In this vein, I think the most important work that I did over last several years was to create a shared context for workforce challenges so that lots of people can mobilize around these issues - whatever their sphere. Private sector, public sector, no one group owns this issue. These big challenges have to be shared.
You have founded or co-founded at least half-a-dozen initiatives. What are your thoughts about being a civic entrepreneur?
I love to tackle problems at a systems level. This requires bringing people together around the issue or sub-issue at hand. People have different things that motivate them. For me, it’s the collaboration that’s exciting. The first time I led a collaborative project I realized it brought me joy to be behind the scenes, making things happen. That excitement and fulfillment was a great motivator for me, and inspired me to do it again and again.
Being a founder of new projects has resulted in developing programs that live on and thrive after my involvement ends. David Thornburgh and I are founders of Graduate! Philadelphia, but G!P is Hadass and her team. Her success brings me great joy. To make new initiatives work, it takes a great executive who can put it into action and shape it as it evolves. I love finding those people and helping them shine.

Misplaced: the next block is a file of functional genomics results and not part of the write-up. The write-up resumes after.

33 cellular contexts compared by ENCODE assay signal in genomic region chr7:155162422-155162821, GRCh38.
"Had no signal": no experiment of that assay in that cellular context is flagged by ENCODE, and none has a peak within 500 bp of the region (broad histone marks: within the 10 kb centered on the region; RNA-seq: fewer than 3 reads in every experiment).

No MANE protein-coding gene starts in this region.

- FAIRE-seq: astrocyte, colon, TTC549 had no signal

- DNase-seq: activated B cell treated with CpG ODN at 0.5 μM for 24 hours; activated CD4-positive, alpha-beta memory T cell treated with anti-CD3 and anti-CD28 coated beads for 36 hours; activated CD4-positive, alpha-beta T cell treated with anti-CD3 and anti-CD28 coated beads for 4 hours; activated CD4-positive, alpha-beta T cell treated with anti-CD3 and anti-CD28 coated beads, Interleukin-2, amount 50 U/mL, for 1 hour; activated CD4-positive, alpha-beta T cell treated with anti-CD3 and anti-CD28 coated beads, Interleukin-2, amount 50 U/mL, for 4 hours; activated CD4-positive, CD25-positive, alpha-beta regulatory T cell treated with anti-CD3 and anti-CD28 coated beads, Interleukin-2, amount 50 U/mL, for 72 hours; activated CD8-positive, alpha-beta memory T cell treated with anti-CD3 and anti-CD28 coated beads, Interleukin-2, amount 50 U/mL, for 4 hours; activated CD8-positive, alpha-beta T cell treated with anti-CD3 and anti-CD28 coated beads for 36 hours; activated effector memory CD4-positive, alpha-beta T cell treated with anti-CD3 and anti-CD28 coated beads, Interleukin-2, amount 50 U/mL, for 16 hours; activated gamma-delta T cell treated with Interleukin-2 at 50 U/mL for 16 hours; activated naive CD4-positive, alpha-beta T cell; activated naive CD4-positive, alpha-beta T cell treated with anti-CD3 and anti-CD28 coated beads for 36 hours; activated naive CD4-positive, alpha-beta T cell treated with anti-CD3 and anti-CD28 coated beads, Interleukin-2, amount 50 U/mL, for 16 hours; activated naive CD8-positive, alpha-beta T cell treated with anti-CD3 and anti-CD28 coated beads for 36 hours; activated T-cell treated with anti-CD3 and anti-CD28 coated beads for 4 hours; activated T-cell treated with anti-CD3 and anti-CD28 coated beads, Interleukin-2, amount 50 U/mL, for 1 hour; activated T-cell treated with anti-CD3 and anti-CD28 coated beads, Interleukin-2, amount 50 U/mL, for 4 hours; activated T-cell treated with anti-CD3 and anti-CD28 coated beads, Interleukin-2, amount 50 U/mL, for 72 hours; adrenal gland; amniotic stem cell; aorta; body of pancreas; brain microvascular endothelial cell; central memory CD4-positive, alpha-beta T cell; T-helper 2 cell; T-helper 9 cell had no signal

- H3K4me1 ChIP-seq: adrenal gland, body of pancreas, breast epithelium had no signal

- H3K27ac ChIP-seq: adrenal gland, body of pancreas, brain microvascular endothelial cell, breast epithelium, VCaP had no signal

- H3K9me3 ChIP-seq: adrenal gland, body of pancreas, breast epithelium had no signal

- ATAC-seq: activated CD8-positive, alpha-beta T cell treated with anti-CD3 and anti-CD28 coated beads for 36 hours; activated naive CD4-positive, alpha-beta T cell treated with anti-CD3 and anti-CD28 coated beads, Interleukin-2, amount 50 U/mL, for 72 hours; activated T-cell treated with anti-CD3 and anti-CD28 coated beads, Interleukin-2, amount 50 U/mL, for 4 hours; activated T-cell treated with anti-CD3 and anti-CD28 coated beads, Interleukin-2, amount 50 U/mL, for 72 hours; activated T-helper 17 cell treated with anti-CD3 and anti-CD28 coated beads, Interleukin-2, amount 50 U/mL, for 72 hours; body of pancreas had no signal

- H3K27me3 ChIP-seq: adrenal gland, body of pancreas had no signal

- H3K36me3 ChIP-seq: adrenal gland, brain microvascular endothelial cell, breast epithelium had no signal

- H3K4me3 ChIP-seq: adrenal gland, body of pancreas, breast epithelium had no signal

I’m proud of the people who made those things sing, and I feel very, very privileged to have been able to play a part in their success.
What has been your biggest career challenge so far?
The project that I’m most proud of is the one that scared me the most in the beginning. While I was CEO at the Philadelphia Workforce Investment Board, we published Tale of Two Cities. It is the story of a divided Philadelphia- a thriving city where educated people have access to opportunities and are doing great things, and a city where people with low education levels live in poverty and struggle to find meaningful work. It’s not a pretty picture. It was hard and intimidating to figure out how to tell the story because we knew it could ruffle a lot of feathers in a very big way.